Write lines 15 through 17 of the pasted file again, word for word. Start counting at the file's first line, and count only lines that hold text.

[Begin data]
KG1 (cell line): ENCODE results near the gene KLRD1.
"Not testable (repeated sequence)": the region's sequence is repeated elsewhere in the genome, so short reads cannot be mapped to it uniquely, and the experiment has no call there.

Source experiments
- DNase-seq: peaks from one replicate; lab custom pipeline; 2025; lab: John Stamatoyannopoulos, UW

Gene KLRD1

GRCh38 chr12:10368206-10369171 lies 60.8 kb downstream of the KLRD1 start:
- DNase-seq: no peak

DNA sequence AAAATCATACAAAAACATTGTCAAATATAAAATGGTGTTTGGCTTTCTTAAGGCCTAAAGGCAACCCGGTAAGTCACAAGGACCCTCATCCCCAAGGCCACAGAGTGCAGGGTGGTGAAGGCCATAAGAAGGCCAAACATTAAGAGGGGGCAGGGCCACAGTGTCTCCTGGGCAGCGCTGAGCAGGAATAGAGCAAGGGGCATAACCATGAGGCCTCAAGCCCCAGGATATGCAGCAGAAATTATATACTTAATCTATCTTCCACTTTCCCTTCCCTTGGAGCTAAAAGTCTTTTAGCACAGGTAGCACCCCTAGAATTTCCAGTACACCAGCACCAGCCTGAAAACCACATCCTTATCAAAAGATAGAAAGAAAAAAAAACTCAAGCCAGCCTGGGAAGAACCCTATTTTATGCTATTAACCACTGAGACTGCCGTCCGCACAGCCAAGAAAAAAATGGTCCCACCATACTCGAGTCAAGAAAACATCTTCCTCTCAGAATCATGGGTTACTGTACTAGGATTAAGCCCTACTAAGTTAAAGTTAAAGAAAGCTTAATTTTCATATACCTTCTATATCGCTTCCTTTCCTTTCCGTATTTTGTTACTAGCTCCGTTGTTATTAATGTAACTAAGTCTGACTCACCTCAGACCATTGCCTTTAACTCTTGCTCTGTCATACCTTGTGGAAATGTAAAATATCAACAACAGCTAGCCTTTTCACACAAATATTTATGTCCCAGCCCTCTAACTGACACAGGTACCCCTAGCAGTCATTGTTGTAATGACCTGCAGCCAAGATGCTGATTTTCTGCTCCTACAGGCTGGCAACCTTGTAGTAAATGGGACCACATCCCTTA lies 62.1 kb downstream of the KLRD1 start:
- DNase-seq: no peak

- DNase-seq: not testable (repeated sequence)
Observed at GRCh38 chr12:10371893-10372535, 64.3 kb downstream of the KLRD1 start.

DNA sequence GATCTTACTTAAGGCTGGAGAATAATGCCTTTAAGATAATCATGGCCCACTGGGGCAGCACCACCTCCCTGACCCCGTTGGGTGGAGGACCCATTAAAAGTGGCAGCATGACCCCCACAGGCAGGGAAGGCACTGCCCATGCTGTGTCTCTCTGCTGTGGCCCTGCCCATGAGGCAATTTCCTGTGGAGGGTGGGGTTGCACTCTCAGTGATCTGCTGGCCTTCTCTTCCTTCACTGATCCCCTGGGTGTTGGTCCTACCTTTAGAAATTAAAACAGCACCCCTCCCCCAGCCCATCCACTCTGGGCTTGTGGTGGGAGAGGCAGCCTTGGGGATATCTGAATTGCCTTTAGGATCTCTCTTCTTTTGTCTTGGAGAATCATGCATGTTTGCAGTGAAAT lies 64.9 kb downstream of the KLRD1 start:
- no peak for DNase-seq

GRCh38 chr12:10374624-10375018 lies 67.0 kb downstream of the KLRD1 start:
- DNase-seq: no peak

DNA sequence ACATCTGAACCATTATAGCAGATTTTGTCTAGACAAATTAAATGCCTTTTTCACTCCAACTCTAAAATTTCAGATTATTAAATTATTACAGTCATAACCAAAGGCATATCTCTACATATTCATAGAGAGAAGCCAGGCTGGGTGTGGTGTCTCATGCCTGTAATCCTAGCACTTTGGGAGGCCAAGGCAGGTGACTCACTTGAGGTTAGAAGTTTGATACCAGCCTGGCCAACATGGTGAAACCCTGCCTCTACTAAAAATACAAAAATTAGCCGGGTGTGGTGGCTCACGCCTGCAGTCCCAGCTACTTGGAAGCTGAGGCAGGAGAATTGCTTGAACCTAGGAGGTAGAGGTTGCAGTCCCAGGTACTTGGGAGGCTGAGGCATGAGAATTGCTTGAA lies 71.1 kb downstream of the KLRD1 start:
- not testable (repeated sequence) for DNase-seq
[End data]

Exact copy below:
- DNase-seq: no peak

DNA sequence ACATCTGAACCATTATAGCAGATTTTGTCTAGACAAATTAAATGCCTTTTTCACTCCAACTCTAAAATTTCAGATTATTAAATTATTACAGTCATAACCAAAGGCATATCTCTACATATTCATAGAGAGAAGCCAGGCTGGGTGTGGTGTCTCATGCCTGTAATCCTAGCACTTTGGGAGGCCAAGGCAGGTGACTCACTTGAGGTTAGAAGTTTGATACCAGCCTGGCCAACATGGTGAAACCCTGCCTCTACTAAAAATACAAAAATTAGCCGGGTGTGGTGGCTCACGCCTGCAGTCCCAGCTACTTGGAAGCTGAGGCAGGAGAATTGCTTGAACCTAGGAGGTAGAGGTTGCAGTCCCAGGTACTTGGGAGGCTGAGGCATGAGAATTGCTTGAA lies 71.1 kb downstream of the KLRD1 start:
- not testable (repeated sequence) for DNase-seq